Similarly, your house on fire case sounds like one in which she is going to say that you don’t have a right not to have your door broken down if the house is on fire, and this is leading us to death of a principle by a thousand qualifications. Also in the trolley case: she seems to be committed to denying the right to life of the person on the side track (but this contradicts her discussion in the next chapter of Joe and Jim on the two side tracks). In both cases it sounds more reasonable to admit that the right continued and was violated.

    2. [Aside: I don’t think my definition leaves out the requirement to be a rightholder: that’s why I said ‘someone’, which for me is restricted to quantifying over persons.] I took it that in criticising the interest theory and grounding rights in the worth of persons rather than the good for persons she was making a metaphysical claim about rights (which has an implication for the conceptual relations of the concept of rights). I don’t think she’s criticising the interest theory for failing to account for the worth of persons, but for failing to account for all rights. Surely that is the point of the counter example of you having a right to money simply because I endowed you with that right and not because of your interest. In your third comment you say that it is because of your interest, but the interest was there before the endowment and the endowment created the right. She could equally well have created an example in which the endowment was not in your interest, and yet you would still have the right. So I think she can create counterexamples that have some force here. At least, that is how I think the argument is working. So it may be that it is in the interest of persons to have their moral worth respected, and that may be compatible with the interest theory, but as I understand her, her point is that there are rights left out by the interest theory, and that furthermore, the interest theory starts in the wrong place. It is the worth of persons which explains why their interests should be protected by rights.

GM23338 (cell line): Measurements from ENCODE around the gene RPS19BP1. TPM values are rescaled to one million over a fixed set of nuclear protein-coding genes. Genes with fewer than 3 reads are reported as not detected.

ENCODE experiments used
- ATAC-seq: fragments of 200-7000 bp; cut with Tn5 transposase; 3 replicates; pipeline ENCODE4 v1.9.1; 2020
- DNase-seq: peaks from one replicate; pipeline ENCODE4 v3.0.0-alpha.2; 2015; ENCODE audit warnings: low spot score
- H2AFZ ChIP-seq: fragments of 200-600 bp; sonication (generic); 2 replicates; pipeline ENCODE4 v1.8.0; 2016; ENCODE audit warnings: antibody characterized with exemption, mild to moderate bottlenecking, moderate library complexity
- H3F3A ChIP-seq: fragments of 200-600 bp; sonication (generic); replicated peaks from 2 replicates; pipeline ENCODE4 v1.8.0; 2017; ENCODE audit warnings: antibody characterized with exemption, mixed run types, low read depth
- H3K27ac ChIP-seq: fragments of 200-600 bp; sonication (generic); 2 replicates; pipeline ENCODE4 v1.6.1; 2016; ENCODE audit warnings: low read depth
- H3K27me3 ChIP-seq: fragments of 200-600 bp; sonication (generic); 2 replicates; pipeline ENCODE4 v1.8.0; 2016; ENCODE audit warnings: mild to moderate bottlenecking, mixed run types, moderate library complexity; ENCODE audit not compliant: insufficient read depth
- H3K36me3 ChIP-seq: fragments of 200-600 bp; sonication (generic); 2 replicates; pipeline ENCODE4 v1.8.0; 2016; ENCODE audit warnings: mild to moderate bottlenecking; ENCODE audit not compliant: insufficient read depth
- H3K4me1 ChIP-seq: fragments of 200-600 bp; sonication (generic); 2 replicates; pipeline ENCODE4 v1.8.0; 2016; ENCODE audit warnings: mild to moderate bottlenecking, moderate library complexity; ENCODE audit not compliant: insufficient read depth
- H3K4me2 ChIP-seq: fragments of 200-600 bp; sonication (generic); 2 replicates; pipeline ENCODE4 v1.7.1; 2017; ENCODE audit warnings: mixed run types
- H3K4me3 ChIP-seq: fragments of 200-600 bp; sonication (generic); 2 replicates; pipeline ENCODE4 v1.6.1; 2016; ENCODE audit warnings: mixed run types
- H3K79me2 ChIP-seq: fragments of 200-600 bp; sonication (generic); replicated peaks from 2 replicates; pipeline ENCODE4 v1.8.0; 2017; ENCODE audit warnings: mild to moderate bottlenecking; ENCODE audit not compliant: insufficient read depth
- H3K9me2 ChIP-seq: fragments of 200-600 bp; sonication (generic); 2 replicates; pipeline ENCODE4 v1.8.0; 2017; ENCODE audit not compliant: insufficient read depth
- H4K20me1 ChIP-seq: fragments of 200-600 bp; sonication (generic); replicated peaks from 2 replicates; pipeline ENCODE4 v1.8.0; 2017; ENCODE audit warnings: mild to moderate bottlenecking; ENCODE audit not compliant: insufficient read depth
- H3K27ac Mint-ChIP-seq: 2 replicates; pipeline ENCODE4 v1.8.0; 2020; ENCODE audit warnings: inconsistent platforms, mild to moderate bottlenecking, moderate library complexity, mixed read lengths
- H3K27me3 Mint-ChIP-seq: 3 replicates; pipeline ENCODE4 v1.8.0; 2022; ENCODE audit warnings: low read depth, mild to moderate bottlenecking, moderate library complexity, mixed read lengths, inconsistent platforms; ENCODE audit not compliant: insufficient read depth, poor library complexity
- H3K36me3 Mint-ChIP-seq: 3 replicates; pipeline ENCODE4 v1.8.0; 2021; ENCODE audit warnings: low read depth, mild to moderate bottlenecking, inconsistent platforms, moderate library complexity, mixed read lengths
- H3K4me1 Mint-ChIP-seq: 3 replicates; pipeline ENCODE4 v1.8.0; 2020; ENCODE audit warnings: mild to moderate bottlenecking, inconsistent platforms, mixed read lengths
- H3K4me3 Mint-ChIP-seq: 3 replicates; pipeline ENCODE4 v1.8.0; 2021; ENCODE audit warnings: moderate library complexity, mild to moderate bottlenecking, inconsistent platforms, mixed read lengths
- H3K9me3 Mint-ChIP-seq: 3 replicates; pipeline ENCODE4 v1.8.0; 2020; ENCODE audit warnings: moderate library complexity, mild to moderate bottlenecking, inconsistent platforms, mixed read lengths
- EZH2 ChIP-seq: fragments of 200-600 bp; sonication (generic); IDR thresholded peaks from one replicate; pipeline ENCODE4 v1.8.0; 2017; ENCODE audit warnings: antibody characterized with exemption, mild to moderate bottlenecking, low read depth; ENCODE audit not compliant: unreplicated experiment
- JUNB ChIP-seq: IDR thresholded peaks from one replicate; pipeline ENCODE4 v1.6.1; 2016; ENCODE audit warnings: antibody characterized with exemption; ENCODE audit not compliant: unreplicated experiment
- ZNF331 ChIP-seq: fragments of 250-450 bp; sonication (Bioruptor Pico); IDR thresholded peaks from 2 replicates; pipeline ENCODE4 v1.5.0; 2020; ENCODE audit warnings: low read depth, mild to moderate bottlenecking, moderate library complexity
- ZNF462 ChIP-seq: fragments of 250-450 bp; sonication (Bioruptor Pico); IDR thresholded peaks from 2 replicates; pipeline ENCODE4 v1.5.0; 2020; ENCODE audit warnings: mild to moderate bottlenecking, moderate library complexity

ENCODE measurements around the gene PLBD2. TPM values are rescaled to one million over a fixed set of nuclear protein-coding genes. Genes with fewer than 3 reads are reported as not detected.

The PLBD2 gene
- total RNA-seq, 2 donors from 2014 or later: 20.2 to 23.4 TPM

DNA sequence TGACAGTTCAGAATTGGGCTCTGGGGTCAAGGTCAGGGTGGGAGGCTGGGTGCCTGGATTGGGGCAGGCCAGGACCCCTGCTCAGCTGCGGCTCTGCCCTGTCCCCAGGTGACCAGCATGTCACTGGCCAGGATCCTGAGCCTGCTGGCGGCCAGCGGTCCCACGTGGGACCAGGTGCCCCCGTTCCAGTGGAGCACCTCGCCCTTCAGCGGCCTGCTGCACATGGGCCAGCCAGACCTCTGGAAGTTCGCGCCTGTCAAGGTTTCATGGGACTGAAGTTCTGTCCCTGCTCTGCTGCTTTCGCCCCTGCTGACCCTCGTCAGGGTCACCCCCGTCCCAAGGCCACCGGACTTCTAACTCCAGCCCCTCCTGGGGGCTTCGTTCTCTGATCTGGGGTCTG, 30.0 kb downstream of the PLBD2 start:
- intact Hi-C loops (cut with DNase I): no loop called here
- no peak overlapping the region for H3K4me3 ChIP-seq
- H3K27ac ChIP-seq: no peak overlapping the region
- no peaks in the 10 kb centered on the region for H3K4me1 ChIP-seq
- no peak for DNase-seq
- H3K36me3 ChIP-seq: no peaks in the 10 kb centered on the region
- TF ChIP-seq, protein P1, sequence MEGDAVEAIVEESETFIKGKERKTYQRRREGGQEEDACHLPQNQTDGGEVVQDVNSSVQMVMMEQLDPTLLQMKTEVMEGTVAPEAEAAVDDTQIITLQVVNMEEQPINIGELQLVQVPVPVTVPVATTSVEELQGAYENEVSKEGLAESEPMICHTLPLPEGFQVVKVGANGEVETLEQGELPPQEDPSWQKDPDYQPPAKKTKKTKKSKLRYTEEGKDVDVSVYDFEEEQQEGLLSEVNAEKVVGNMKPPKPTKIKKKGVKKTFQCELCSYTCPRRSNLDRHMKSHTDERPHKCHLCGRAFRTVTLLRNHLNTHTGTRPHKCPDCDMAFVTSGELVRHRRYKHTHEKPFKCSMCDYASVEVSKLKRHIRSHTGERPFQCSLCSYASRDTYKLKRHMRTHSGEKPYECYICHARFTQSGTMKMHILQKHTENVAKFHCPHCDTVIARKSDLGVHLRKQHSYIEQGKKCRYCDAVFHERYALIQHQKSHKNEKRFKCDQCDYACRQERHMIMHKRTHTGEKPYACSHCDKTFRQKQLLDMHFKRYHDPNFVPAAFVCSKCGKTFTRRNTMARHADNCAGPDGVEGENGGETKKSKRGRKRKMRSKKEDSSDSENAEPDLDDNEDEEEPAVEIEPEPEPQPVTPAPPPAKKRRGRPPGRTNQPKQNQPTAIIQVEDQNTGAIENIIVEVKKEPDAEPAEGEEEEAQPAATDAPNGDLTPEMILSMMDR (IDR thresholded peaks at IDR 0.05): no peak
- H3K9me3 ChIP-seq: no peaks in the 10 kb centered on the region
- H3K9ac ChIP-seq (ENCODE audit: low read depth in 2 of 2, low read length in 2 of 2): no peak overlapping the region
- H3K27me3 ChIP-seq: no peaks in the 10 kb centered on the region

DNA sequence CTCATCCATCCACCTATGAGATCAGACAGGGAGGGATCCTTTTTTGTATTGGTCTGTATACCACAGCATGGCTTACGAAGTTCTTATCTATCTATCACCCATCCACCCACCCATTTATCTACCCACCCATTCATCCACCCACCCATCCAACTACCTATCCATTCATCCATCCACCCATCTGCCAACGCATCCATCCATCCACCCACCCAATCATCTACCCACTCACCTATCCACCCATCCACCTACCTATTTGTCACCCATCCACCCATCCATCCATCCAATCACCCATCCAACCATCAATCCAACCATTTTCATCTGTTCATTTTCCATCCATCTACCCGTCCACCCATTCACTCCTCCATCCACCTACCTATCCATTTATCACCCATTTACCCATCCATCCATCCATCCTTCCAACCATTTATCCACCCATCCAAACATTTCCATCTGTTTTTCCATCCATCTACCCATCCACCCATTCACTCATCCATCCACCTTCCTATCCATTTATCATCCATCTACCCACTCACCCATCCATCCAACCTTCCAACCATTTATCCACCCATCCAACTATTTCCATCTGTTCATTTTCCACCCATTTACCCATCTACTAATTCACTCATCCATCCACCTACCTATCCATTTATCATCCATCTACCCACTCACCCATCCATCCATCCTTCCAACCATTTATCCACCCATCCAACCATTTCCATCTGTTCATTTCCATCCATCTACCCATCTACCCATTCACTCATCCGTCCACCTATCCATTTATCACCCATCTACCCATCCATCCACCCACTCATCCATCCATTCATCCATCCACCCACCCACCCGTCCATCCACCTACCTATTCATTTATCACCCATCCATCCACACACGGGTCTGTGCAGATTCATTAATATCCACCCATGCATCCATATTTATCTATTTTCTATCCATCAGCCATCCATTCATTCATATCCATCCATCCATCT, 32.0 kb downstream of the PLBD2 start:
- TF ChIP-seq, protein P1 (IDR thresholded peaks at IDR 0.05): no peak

And I suppose this takes us to what I thought was at the root of her criticism of the interest theory (not clearly expressed, and perhaps I am reading too much into what she says). It seemed to me that an important feature of rights for deontology, which the interest theory perhaps can’t address, and which she is getting at when she is worrying about the issue of inviolability and minimising violations, is that they are not the kind of things to be traded or weighed against one another (a problem when they come into conflict, of course). The reason for this is persons may not be traded and weighed against one another, and rights are grounded in the worth of persons. If you ground rights in interests then you create a common currency for rights, namely, interests.

    I agree that the interest theorist can simply bite the bullet in the duty to help the sick case, so the question of that example may come down to a clash of intuitions about whether there is a difference that makes a difference between a duty to help, and a directed duty to help. I think it is consistent with the broad thrust of deontological normative ethics to think that relations between persons make moral differences, and so, for example, you have directed duties to help your children which you do not have to strangers, even if you have a general duty to help people in difficulty. If you buy that kind of line then I think her case is more appealing.

    A problem I have with the Raz quote from his p. 180 is that the ceteris paribus clause in his definition ends up doing too much work of the wrong kind. E.g. it just gets him out of having to say, implausibly, that they don’t have a right to the property which is more trouble than it is worth. So you can agree with him that ‘a person may have rights which it is against his interest to have’ but challenge him to account for that adequately under his own theory. Ceteris paribus won’t do.